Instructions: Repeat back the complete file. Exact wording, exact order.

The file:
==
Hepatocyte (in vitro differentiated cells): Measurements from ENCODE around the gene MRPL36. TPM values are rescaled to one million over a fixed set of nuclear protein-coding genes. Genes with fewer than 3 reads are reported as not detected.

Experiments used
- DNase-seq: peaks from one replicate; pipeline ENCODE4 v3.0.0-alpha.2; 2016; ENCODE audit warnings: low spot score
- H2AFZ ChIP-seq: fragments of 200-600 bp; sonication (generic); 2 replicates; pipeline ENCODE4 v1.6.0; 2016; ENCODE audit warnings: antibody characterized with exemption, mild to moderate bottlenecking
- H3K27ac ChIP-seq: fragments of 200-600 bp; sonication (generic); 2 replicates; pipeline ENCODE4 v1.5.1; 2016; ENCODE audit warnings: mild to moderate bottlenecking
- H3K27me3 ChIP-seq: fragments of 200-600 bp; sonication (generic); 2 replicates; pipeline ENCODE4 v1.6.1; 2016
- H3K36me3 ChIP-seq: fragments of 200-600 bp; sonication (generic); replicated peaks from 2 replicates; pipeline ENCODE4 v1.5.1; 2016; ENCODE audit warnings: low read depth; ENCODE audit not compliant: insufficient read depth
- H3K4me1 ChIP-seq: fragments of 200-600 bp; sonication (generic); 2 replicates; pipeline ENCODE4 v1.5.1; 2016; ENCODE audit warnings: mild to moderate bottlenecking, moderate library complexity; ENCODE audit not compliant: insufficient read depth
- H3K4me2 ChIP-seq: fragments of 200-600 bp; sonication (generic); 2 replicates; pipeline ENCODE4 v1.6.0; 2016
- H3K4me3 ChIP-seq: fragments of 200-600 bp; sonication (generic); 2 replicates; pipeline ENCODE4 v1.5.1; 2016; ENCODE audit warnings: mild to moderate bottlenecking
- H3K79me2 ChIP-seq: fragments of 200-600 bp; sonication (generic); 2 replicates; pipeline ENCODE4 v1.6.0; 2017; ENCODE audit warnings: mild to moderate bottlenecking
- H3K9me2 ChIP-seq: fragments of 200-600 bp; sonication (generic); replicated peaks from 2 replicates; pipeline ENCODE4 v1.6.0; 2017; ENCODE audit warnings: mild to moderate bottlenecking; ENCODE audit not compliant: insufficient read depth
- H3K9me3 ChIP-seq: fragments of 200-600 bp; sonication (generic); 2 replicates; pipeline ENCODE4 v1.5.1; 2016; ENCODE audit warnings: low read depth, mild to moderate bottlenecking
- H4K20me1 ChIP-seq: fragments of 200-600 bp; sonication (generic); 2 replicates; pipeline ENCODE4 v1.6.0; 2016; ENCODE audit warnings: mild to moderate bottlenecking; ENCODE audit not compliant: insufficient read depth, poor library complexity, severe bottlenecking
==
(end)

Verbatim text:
Hepatocyte (in vitro differentiated cells): Measurements from ENCODE around the gene MRPL36. TPM values are rescaled to one million over a fixed set of nuclear protein-coding genes. Genes with fewer than 3 reads are reported as not detected.

Experiments used
- DNase-seq: peaks from one replicate; pipeline ENCODE4 v3.0.0-alpha.2; 2016; ENCODE audit warnings: low spot score
- H2AFZ ChIP-seq: fragments of 200-600 bp; sonication (generic); 2 replicates; pipeline ENCODE4 v1.6.0; 2016; ENCODE audit warnings: antibody characterized with exemption, mild to moderate bottlenecking
- H3K27ac ChIP-seq: fragments of 200-600 bp; sonication (generic); 2 replicates; pipeline ENCODE4 v1.5.1; 2016; ENCODE audit warnings: mild to moderate bottlenecking
- H3K27me3 ChIP-seq: fragments of 200-600 bp; sonication (generic); 2 replicates; pipeline ENCODE4 v1.6.1; 2016
- H3K36me3 ChIP-seq: fragments of 200-600 bp; sonication (generic); replicated peaks from 2 replicates; pipeline ENCODE4 v1.5.1; 2016; ENCODE audit warnings: low read depth; ENCODE audit not compliant: insufficient read depth
- H3K4me1 ChIP-seq: fragments of 200-600 bp; sonication (generic); 2 replicates; pipeline ENCODE4 v1.5.1; 2016; ENCODE audit warnings: mild to moderate bottlenecking, moderate library complexity; ENCODE audit not compliant: insufficient read depth
- H3K4me2 ChIP-seq: fragments of 200-600 bp; sonication (generic); 2 replicates; pipeline ENCODE4 v1.6.0; 2016
- H3K4me3 ChIP-seq: fragments of 200-600 bp; sonication (generic); 2 replicates; pipeline ENCODE4 v1.5.1; 2016; ENCODE audit warnings: mild to moderate bottlenecking
- H3K79me2 ChIP-seq: fragments of 200-600 bp; sonication (generic); 2 replicates; pipeline ENCODE4 v1.6.0; 2017; ENCODE audit warnings: mild to moderate bottlenecking
- H3K9me2 ChIP-seq: fragments of 200-600 bp; sonication (generic); replicated peaks from 2 replicates; pipeline ENCODE4 v1.6.0; 2017; ENCODE audit warnings: mild to moderate bottlenecking; ENCODE audit not compliant: insufficient read depth
- H3K9me3 ChIP-seq: fragments of 200-600 bp; sonication (generic); 2 replicates; pipeline ENCODE4 v1.5.1; 2016; ENCODE audit warnings: low read depth, mild to moderate bottlenecking
- H4K20me1 ChIP-seq: fragments of 200-600 bp; sonication (generic); 2 replicates; pipeline ENCODE4 v1.6.0; 2016; ENCODE audit warnings: mild to moderate bottlenecking; ENCODE audit not compliant: insufficient read depth, poor library complexity, severe bottlenecking